U.S. to seek death penalty for accused Pittsburgh synagogue shooter
By Alex Dobuzinskis (Reuters) - U.S. prosecutors will seek the death penalty for Robert Bowers, the man accused of bursting into a Pittsburgh synagogue last year with a semi-automatic rifle and shooting 11 people to death, according to court papers filed on Monday.
By Alex Dobuzinskis
(Reuters) - U.S. prosecutors will seek the death penalty for Robert Bowers, the man accused of bursting into a Pittsburgh synagogue last year with a semi-automatic rifle and shooting 11 people to death, according to court papers filed on Monday.
Bowers, 46, shouted "all Jews must die" as he fired on congregants gathered for a Sabbath service at the Tree of Life synagogue on Oct. 27, authorities said.
Bowers has pleaded not guilty in U.S. District Court in Pittsburgh to a 63-count indictment.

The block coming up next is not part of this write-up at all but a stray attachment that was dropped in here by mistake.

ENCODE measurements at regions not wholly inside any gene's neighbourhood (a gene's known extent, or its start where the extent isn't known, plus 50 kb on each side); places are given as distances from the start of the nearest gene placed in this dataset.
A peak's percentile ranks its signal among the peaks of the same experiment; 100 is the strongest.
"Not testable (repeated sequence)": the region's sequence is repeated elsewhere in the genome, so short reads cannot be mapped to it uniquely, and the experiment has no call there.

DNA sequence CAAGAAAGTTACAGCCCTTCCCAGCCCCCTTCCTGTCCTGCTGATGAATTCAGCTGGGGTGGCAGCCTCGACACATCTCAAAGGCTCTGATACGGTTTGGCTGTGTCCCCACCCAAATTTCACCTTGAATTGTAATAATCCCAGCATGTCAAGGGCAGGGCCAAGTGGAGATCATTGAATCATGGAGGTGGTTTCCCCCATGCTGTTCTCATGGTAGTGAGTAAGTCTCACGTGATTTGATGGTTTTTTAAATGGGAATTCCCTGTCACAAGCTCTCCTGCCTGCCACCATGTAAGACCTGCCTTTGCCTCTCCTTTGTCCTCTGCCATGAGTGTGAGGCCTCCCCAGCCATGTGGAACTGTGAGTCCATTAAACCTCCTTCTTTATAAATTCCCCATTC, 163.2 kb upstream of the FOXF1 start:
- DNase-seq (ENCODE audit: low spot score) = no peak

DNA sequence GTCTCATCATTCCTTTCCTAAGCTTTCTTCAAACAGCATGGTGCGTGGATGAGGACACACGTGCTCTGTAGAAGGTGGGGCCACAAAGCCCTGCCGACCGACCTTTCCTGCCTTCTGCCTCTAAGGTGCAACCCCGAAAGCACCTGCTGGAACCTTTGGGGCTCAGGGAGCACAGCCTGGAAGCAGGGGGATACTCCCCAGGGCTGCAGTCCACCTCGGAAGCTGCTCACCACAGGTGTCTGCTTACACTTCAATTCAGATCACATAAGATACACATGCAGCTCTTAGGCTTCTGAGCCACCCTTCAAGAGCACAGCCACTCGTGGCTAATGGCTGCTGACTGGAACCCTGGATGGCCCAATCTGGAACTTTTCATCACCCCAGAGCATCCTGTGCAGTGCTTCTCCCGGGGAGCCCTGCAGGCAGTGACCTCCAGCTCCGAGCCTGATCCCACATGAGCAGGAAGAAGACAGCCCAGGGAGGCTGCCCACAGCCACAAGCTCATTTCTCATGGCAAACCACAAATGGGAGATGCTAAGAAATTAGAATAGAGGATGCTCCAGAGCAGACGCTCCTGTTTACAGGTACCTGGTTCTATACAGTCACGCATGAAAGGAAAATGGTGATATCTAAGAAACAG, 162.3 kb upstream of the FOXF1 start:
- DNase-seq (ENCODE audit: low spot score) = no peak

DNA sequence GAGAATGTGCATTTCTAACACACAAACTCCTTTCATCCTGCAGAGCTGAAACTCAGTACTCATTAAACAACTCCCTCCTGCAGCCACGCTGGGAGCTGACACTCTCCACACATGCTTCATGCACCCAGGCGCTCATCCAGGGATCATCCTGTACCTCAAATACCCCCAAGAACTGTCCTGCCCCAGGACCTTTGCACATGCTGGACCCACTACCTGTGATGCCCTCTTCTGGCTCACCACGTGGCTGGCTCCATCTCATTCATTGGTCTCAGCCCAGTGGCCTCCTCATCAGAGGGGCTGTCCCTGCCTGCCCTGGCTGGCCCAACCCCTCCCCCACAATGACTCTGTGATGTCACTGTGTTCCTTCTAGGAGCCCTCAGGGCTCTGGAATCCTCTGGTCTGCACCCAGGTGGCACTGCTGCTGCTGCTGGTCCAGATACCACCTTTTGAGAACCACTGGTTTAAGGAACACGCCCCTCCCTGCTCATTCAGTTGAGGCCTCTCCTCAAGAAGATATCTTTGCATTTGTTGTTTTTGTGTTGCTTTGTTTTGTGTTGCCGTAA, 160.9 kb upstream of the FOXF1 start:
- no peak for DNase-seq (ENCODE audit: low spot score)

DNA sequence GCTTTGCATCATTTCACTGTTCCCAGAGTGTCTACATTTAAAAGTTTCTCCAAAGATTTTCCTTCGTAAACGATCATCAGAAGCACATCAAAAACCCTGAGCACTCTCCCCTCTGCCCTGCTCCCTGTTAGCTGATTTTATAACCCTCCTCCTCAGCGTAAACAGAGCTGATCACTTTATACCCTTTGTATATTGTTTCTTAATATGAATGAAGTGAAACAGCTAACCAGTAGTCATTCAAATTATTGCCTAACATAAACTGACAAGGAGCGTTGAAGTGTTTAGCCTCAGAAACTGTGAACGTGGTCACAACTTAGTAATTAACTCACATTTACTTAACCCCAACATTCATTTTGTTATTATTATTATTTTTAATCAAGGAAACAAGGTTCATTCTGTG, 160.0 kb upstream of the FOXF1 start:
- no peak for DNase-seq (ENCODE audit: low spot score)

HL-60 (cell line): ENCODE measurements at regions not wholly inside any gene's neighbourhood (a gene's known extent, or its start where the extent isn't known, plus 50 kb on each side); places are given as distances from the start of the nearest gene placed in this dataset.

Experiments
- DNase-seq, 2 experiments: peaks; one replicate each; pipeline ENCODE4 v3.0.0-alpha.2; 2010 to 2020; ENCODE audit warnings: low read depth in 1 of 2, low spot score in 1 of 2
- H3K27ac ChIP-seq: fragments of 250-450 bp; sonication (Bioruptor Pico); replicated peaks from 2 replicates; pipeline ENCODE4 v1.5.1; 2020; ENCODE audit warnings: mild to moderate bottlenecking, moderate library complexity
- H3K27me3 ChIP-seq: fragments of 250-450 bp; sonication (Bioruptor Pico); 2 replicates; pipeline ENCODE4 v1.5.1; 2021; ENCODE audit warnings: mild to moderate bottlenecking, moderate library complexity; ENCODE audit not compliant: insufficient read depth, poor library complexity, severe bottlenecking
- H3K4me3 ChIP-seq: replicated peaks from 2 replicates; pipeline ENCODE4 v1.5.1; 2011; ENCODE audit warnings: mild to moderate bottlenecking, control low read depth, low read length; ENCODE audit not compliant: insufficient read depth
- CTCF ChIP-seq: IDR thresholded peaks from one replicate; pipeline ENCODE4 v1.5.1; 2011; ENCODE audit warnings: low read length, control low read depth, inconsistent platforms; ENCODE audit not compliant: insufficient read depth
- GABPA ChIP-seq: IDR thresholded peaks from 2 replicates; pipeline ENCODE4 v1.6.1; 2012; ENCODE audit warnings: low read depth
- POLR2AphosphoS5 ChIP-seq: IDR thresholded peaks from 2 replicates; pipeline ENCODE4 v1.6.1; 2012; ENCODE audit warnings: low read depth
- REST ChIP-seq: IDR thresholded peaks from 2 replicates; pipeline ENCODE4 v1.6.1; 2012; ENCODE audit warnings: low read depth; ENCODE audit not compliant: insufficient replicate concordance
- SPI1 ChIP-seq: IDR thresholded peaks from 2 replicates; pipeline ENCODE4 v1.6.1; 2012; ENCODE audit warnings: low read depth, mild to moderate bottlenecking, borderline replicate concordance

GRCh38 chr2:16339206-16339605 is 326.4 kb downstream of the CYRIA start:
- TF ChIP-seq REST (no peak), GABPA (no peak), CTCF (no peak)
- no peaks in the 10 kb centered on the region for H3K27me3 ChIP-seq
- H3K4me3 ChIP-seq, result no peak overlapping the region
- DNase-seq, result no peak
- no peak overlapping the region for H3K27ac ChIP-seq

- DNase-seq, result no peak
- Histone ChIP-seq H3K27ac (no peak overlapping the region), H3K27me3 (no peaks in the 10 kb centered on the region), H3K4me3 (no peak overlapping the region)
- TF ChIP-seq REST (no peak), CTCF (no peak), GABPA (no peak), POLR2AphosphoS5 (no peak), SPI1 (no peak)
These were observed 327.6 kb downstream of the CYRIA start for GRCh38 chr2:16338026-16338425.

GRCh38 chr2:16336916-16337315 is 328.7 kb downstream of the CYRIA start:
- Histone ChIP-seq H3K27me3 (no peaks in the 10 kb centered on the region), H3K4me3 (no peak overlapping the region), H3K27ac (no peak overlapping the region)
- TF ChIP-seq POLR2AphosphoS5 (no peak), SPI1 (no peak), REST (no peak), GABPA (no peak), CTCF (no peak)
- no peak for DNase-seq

The charges he faces include using a firearm to commit murder and obstruction of free exercise of religious belief resulting in death. Also, he targeted vulnerable people, because some of his victims were elderly, and demonstrated a lack of remorse, federal prosecutors said in court papers.
An attorney for Bowers, death penalty specialist Judith Clarke, did not immediately return a call seeking comment.
The mass shooting followed a rise in the number of hate crimes and the number of hate groups in the United States, according to separate reports from the Federal Bureau of Investigation and the Southern Poverty Law Center.
(Reporting by Alex Dobuzinskis in Los Angeles; Editing by Cynthia Osterman)
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